Developing Cognitive Skills: Infographics for CAVES!

The video embedded below was prepared as a Discovery Session opportunity for the Ashford University Teaching and Learning Conference in November 2015. You are encouraged to post a comment here or contact me individually to discuss infographics and to share your infographics.

View on YouTube:

Example citations for this session to use are:

Johnson, L. (2015). Developing cognitive skills: Infographics for CAVES! [Video file]. Retrieved from

Johnson, L. (2015). Developing cognitive skills: Infographics for CAVES! [Weblog post]. Retrieved from

Session Outcomes

1. Distinguish infographics from other graphic formats

2. Recognize the characteristics of an effective infographic

3. Recognize instructional strategies for using infographics

4. Locate existing infographics for use in instructional designs

5. Recall technologies for creating effective infographics

6. Plan use of familiar technologies to create infographics


Criteria for Evaluating Infographics

These criteria are meant to be a starting set of considerations for anyone creating a rubric or other evaluation tool for assessing infographics you create or learners create in coursework.

  • Has a (main) point
  • Is Data driven
  • Includes references
  • Includes high impact visuals
  • Designed with high contrast colors
  • Utilizes consistent color scheme
  • Is accessible… i.e., minimal text describing visuals

Remember, when creating infographics, you and your learners are employing and sharpening higher-order cognitive skills – remember these verbs as you write outcomes and objectives for infographics – CAVES:

  • Creating
  • Aggregating
  • Visualizing
  • Evaluating
  • Synthesizing

Session Resources

Below are several of the resources shared in the video. If you know of other resources about infographics you would like to share, please post in a comment to this post!

Books About Infographics

Krum, R. (2013). Cool infographics: Effective communication with data visualization. Wiley. ISBN-13: 978-1118582305.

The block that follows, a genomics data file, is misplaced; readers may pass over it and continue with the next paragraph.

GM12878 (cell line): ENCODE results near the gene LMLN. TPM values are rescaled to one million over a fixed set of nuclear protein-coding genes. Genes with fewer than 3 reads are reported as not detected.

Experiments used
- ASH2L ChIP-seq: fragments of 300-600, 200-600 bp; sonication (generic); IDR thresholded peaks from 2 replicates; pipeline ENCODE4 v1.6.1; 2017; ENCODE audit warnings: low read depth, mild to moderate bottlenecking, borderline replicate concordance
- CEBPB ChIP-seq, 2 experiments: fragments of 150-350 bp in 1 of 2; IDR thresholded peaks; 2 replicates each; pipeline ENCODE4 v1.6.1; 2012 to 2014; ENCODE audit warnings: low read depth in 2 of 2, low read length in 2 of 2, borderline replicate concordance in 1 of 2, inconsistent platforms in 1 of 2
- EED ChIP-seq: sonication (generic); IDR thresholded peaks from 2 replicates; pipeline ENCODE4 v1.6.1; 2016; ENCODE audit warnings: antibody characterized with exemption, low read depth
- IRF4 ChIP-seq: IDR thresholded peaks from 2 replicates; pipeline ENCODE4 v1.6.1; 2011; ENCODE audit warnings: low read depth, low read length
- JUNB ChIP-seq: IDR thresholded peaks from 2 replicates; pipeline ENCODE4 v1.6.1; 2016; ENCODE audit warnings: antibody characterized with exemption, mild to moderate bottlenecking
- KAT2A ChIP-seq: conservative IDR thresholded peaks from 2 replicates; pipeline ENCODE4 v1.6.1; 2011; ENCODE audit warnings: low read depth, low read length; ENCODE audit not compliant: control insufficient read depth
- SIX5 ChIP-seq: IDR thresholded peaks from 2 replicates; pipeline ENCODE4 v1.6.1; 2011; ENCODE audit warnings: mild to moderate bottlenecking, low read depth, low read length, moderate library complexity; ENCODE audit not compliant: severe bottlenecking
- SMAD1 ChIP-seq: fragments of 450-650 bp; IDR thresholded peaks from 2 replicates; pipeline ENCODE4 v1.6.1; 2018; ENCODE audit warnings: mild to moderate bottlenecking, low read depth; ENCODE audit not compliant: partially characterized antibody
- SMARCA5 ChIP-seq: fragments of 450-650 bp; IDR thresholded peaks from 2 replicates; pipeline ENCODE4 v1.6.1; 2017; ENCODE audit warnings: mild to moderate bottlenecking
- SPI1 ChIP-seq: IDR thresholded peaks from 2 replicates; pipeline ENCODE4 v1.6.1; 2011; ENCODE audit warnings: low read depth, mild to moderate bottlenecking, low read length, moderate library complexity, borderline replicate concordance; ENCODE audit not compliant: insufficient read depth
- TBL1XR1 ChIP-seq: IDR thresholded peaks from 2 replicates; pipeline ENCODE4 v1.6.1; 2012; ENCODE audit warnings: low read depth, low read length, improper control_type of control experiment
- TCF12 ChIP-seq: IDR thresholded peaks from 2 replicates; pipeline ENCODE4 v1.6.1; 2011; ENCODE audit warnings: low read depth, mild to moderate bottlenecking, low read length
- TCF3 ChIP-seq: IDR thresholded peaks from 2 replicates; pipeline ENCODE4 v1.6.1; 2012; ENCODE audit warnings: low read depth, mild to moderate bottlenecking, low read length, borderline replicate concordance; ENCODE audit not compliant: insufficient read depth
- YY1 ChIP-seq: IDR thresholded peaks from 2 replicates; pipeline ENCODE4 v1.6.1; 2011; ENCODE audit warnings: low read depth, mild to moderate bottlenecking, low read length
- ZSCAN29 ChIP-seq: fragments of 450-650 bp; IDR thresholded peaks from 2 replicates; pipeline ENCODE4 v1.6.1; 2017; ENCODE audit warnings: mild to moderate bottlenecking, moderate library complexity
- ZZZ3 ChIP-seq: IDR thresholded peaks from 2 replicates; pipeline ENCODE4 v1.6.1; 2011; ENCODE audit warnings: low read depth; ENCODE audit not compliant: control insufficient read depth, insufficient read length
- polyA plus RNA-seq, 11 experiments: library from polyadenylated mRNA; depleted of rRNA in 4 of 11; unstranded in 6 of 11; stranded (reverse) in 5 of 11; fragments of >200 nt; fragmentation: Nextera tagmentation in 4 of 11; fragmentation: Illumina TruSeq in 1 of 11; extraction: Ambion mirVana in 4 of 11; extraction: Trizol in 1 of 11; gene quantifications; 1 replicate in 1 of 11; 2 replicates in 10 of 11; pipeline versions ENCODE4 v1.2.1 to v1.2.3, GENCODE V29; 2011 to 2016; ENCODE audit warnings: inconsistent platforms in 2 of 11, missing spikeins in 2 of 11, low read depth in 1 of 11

Meyer, E. K. (1997). Designing infographics. Hayden Books. ISBN-13: 978-1568303390.

Beegel, J. (2014). Infographics for dummies. For Dummies. ISBN-13: 978-1118792384.

Websites About Infographics

Ross,  A. (2009, June 7). Infographic designs: Overview, examples, and best practices. Retrieved from

Schrock, K. (2010-2014). Infographics as creative assessment. Retrieved from

Resources for Finding Existing Infographics

Google Images:


Web-Based Infographic Creation Tools*

*Remember, though, for non-technology intensive courses or to avoid issues with requiring 3rd party / web-based tools as part of your instructional designs, consider using familiar and common technologies such as Microsoft PowerPoint or Word, or possible, Google Slides and Docs.


Facilitating Online Learning

Facilitation is an art as much as a science online or in any learning environment, to be sure. Every educator who acts as a facilitator of learning will have some unique components to their style that represents their personality and experiences. Many times, without even knowing it, a facilitator will ascribe to a specific theory of combination of theories of learning.

To learn about the variety of learning theories that can inform facilitation, review the Culatta (2013) website on Learning Theories.

To expand your thinking about online facilitation, consider the information shared in the National College for Teaching and Leadership (n.d.) Advanced Facilitation course and, particularly, the information in the image below about online learning behaviors that is shared in the Module 6 of the course for inspiration about online facilitation in discussion-based learning environments.

Zones of Online Facilitation

Models of Online Learning Behaviors Source: National College for Teaching and Leadership (n.d.) Advanced Facilitation Course.

Considering the graphic above and your experiences with discussion facilitation in your online courses, do you find yourself experiencing all of these zones in your classes? How have the instructional design and technology choices in your classes influenced how much you have experienced each zone? Please provide your thoughts in a comment.

~ Lisa Johnson, Ph.D.


Cullatta, R. (2013). Learning theories. Retrieved from

National College for Teaching and Leadership (n.d.) Advanced facilitation [Online course]. Retrieved from